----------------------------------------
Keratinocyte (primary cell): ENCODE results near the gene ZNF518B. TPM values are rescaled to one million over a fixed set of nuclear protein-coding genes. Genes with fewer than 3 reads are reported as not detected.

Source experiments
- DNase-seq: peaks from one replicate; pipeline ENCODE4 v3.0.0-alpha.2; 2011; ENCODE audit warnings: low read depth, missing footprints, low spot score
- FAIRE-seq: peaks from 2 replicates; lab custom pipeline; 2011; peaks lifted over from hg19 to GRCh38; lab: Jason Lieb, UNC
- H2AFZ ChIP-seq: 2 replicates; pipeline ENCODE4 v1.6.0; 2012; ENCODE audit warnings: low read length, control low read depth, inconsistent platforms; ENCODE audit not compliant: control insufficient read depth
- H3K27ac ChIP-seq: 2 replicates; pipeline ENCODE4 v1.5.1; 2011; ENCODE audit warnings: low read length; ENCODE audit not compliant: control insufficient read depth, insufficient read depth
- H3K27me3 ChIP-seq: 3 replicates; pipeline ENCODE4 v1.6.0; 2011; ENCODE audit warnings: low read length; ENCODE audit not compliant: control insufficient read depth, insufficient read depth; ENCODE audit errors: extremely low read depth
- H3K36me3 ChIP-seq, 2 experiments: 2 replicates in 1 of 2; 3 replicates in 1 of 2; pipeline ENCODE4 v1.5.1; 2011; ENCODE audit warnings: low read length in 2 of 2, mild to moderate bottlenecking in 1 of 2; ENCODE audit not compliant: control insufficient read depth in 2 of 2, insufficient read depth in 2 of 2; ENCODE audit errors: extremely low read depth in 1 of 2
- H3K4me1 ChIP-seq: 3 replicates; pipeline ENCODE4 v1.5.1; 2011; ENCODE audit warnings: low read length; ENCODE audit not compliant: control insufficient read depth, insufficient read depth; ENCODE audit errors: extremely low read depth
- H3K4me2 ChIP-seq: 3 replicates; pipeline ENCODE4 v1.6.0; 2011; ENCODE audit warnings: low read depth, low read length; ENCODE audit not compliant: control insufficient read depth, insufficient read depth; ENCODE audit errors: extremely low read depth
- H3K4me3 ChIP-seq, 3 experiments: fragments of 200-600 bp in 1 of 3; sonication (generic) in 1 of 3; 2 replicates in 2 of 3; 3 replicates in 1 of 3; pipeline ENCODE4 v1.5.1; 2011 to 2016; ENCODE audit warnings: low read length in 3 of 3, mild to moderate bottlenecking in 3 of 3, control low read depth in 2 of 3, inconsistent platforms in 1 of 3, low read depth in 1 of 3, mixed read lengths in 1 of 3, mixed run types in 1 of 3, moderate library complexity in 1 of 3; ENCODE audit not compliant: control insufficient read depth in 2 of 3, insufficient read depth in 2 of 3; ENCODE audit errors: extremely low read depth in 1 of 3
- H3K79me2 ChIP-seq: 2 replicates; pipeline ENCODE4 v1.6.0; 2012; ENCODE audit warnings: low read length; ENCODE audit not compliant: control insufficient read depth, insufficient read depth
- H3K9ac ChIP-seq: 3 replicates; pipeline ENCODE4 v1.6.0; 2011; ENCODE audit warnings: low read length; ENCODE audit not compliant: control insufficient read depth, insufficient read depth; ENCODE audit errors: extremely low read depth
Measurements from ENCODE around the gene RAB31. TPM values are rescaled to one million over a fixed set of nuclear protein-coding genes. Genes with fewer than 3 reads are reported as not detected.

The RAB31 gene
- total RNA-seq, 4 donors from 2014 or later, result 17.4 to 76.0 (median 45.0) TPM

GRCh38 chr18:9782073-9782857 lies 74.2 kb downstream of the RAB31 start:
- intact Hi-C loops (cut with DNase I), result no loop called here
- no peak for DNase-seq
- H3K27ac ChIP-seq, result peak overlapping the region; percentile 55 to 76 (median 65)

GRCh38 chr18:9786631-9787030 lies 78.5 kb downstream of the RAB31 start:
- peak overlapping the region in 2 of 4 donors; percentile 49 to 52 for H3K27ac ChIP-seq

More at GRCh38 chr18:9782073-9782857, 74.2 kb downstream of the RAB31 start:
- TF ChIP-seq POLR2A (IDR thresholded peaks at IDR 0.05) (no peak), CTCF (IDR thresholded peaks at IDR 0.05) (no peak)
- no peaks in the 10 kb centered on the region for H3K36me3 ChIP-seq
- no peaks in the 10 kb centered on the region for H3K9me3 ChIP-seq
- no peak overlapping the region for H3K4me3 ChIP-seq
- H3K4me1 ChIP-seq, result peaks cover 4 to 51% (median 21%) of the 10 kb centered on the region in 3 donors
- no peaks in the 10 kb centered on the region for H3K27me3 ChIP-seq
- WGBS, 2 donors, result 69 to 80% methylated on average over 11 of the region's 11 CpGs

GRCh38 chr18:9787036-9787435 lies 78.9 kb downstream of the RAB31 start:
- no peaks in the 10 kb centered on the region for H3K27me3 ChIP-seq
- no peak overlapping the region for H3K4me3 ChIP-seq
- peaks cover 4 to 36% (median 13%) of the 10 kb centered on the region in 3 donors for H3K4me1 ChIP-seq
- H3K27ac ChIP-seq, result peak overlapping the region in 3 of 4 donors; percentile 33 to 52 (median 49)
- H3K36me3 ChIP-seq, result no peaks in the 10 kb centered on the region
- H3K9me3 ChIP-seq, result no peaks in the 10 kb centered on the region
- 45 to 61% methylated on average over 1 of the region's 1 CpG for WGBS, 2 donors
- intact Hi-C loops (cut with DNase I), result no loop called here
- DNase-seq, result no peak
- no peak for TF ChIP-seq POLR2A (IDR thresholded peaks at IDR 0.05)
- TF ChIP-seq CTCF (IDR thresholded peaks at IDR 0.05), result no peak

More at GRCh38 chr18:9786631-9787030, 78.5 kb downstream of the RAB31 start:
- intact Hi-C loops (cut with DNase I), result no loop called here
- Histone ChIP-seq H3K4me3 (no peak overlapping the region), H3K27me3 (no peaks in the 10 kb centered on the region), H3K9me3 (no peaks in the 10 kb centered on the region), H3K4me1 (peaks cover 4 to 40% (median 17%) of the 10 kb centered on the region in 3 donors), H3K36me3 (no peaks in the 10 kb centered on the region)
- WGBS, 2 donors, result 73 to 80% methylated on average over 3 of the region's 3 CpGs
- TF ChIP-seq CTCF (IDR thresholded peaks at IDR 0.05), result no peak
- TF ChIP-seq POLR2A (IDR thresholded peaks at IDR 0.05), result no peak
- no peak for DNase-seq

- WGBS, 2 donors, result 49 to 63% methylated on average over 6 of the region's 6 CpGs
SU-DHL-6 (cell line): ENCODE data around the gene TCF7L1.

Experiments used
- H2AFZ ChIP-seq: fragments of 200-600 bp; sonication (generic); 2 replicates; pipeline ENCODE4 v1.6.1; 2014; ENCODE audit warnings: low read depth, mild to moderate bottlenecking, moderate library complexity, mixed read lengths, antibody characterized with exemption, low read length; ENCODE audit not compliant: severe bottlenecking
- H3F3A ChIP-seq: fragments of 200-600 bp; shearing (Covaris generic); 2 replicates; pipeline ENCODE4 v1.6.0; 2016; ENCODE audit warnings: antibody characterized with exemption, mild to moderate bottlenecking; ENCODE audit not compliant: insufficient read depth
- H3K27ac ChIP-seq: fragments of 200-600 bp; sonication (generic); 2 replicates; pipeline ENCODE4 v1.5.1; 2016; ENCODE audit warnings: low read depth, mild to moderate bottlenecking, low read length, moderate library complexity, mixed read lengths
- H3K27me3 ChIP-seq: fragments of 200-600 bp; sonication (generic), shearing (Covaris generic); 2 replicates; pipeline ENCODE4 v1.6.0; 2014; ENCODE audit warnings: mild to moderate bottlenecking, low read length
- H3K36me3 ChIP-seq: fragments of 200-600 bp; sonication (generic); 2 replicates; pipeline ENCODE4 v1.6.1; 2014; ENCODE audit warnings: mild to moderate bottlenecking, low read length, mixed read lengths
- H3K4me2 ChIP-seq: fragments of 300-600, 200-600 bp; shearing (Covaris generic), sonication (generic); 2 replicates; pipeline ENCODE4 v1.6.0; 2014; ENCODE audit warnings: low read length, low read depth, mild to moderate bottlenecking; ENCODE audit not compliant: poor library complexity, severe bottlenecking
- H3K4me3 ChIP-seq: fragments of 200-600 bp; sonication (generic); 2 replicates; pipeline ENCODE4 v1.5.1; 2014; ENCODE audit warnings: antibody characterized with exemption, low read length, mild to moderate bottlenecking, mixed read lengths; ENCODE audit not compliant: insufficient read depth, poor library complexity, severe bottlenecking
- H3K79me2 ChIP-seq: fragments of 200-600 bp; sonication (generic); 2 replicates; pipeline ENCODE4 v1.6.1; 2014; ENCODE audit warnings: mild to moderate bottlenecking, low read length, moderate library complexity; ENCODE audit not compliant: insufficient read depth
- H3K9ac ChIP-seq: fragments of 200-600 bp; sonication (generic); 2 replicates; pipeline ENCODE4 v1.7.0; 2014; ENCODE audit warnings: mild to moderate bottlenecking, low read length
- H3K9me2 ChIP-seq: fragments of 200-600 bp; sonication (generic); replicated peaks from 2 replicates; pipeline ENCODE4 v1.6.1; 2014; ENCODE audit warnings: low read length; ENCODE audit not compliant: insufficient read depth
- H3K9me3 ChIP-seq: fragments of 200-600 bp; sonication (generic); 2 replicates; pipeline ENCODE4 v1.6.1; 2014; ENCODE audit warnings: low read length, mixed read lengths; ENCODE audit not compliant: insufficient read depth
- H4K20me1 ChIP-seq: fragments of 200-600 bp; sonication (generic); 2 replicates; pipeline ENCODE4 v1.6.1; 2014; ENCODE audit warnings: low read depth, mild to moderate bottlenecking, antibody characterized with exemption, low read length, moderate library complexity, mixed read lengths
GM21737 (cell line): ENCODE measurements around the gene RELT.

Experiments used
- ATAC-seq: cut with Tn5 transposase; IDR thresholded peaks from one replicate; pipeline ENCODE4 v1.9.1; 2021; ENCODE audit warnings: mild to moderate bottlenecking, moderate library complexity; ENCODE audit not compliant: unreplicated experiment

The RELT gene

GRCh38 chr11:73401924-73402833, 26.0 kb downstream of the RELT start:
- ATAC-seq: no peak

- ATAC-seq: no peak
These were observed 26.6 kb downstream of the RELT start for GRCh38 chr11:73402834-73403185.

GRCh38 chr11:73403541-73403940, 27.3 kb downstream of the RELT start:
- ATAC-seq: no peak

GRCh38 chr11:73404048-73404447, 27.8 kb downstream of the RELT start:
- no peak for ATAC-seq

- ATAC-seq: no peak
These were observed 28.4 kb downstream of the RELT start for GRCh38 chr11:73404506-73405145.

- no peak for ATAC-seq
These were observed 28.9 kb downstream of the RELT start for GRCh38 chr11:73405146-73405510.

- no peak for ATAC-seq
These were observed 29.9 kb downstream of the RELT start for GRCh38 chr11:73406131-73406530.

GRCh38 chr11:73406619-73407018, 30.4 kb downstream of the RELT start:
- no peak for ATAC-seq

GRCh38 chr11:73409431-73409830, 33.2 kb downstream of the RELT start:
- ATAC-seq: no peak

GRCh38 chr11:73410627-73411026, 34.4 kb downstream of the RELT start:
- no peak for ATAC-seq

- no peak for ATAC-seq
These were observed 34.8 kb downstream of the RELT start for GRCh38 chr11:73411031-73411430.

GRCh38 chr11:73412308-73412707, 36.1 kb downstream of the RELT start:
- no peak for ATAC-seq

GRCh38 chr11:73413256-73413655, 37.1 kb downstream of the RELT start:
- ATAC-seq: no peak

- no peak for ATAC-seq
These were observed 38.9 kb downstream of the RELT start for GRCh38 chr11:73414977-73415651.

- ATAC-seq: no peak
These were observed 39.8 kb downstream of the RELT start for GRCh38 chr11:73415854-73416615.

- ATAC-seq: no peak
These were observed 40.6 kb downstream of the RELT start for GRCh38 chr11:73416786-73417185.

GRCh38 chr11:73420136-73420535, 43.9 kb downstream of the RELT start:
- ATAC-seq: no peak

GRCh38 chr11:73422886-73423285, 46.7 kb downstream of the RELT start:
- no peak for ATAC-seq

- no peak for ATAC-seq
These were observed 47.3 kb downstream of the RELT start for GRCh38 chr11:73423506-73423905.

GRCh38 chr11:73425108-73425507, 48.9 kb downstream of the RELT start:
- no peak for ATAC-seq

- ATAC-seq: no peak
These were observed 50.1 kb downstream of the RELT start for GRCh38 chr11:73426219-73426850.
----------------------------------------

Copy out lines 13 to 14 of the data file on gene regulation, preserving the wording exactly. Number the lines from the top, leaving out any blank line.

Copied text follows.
- H3K9ac ChIP-seq: 3 replicates; pipeline ENCODE4 v1.6.0; 2011; ENCODE audit warnings: low read length; ENCODE audit not compliant: control insufficient read depth, insufficient read depth; ENCODE audit errors: extremely low read depth
Measurements from ENCODE around the gene RAB31. TPM values are rescaled to one million over a fixed set of nuclear protein-coding genes. Genes with fewer than 3 reads are reported as not detected.